Bitmain also reportedly wrote in its IPO prospectus that 94% of revenues in the first half of 2018 came from the sale of cryptomining hardware. This is somewhat surprising given that the company has been vilified among crypto aficionados for veering close to monopoly status over the actual mining of bitcoins via the company’s substantial mining pools.

Signs suggest that Bitmain co-founder Jihan Wu may have lost millions by backing a contentious “fork” (code copy) of Bitcoin called “Bitcoin Cash.”

For the first six months or so after Bitcoin Cash was created, its price on exchanges tracked Bitcoin’s at around 10% and peaked at 20% when Bitcoin achieved an all-time-high price of $20 000 USD briefly in December 2018.

Currently, Bitcoins trades for around $3500 USD, and Bitcoin Cash trades for $130 (~4%).

Hong Kong regulators may also have had concerns about the fact that Bitmain reportedly wrote in the IPO prospectus that its holdings of cryptocurrencies account for 28% of the company’s total assets ($890 million USD).

By now, crypto markets are well-known for their general volatility and increasingly known for instances of insider trading and securities fraud.

As well, many crypto projects have failed to deliver viable products and are almost exclusively funded by their tokens, meaning they are faltering under lengthy bear market conditions.

Denied an IPO in Hong Kong, Cryptominer Manufacturer Canaan Considering New York Listing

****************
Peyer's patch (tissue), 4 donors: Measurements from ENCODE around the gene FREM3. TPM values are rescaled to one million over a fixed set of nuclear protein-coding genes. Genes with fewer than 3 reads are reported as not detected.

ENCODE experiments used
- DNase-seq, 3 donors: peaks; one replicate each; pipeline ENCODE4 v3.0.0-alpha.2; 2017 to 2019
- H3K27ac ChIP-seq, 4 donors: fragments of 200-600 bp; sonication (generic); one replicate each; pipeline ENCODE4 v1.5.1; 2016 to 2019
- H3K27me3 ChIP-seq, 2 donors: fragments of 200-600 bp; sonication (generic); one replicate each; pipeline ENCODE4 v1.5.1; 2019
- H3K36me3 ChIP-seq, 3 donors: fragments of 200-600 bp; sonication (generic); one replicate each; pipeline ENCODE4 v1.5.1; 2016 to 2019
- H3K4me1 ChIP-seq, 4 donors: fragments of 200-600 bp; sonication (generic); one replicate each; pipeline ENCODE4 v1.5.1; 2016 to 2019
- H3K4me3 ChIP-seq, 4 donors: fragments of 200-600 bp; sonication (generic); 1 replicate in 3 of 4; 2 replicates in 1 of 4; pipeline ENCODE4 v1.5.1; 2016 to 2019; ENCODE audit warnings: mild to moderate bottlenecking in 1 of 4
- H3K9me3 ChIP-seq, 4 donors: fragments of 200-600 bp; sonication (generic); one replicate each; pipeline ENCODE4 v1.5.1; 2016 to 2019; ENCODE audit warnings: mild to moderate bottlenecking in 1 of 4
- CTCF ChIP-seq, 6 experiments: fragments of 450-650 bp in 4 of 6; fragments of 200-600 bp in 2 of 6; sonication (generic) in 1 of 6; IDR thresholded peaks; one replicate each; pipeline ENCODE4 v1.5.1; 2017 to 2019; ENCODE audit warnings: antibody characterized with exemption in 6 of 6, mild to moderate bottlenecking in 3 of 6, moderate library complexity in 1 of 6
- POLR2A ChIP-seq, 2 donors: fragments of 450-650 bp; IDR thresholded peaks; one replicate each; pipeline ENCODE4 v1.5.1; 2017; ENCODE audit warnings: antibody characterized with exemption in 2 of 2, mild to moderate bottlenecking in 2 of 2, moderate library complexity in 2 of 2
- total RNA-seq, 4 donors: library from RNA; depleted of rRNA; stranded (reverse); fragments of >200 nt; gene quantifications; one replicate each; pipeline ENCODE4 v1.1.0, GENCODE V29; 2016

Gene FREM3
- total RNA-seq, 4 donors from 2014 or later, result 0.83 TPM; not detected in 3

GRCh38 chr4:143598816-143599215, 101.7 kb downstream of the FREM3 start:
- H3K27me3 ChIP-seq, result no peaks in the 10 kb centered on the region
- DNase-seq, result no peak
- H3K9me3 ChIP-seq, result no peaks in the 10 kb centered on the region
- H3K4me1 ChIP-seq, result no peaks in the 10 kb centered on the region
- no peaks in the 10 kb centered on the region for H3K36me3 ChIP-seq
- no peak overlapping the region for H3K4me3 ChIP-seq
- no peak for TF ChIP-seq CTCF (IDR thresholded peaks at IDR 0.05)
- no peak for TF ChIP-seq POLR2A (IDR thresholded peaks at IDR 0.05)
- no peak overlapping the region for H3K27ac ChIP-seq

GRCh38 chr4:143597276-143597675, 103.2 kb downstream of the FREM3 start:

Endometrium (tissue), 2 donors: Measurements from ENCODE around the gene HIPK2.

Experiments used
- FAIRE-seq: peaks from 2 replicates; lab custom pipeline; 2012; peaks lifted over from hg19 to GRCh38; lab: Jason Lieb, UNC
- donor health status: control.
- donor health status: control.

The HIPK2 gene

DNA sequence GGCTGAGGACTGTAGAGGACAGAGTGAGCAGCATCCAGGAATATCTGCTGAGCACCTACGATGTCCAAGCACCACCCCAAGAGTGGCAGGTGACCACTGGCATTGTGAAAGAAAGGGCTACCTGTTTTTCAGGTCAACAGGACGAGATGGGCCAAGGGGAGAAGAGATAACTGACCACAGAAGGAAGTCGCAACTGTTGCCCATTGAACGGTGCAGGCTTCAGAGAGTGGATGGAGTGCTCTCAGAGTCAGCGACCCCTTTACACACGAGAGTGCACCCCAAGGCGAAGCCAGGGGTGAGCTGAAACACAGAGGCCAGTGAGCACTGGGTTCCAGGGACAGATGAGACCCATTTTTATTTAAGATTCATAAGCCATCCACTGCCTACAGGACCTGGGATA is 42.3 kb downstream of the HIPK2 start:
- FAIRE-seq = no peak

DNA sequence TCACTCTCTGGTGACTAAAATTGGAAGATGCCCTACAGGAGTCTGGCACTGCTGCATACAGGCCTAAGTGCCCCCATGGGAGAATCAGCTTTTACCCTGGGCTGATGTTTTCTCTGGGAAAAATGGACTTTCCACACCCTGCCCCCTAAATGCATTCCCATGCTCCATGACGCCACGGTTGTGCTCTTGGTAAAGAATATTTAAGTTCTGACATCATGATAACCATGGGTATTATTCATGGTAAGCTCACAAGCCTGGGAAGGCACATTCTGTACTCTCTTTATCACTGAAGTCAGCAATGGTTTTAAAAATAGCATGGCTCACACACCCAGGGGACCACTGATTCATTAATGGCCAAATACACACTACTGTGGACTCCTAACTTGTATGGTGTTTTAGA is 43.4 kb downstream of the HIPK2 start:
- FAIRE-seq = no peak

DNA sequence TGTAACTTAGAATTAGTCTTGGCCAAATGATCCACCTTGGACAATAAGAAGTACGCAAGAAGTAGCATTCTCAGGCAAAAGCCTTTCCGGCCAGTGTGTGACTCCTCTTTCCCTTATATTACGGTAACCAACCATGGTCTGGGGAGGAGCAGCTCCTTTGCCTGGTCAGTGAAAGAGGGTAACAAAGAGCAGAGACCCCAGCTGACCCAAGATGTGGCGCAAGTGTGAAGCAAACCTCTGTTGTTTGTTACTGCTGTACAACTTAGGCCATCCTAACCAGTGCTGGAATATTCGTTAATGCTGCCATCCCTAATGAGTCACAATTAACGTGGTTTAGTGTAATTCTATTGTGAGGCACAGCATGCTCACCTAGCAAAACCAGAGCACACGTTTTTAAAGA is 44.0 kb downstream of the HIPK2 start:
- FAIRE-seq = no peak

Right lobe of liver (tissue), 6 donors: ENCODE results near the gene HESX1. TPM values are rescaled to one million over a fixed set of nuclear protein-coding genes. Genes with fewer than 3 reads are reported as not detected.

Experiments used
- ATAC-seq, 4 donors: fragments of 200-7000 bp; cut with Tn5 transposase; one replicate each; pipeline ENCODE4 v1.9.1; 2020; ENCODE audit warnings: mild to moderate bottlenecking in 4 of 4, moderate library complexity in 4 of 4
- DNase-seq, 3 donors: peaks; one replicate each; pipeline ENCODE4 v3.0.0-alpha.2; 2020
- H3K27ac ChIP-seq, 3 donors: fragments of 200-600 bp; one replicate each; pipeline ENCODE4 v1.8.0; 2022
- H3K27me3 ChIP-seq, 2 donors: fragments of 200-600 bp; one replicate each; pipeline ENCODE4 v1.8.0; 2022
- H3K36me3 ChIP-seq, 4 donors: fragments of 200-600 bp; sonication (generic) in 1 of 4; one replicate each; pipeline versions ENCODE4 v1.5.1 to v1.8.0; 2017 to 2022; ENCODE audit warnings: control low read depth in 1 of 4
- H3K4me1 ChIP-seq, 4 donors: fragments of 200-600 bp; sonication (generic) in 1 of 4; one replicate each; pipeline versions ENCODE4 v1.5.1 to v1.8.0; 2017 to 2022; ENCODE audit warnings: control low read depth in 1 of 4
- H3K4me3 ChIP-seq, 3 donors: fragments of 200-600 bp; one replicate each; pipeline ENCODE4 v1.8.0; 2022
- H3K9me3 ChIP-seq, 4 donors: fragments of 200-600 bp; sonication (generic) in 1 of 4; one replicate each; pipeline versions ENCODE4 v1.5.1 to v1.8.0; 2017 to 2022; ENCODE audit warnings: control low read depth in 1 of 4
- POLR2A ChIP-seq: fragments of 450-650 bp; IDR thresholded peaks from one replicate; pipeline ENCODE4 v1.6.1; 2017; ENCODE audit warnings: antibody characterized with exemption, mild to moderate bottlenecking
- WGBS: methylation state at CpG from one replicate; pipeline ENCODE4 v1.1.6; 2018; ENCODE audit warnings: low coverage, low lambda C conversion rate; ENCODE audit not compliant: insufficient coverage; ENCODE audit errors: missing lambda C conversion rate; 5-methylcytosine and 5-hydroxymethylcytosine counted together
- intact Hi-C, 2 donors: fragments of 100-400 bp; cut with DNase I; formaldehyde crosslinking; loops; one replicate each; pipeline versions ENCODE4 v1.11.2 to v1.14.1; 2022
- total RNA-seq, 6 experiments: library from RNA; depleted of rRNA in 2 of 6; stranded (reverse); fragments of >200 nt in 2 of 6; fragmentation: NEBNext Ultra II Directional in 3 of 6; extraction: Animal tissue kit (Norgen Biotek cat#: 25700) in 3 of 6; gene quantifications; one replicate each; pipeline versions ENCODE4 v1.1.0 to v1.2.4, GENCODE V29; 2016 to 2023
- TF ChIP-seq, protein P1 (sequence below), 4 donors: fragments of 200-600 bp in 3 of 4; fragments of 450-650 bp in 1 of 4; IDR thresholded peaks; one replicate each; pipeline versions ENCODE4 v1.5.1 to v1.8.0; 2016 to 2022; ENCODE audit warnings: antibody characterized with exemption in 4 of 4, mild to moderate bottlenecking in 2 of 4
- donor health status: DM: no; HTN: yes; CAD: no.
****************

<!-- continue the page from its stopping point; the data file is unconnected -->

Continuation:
Canaan, the second biggest maker of cryptocurrency mining hardware after Bitmain, may be bringing its bid to go public to a New York exchange after being rejected in Hong Kong, Bloomberg reports.

The company may be seeking to sell shares on a US exchange in order to raise $1 billion from investors by the end of Q2, a source claims.

Canaan, Bitmain, and a smaller Chinese cryptominer manufacturer called Ebang have all applied for IPOs in Hong Kong this year.

Canaan and Ebang’s IPO have lapsed as Hong Kong officials are reportedly concerned that crypto markets are unstable and immature.

Crypto prices have dropped 80% this year and news of insider trading and hacks arrives almost daily.

Many mining operations have lately closed their doors or temporarily shut down as the cost of mining coins exceeds the prices miners can get for them in open markets.

Investors should be very cautious about investing in cryptomining at this point because rumours that the industry has peaked are common.

Many projects, including Ethereum (off of which most other cryptos are “forked”/copied), are seeking to go to a non-mining protocol called “proof-of-stake” in order to bring down mining costs and become more environmentally-friendly.

If that happens, remaining miners will have to jump onto other networks and competition will go up substantially.

Ethereum has promised to change its settlement protocol for some time, and frankly, it may not happen.

Many critics say that mining is so far the only way to secure truly “decentralized” (globally-scattered and autonomous) networks.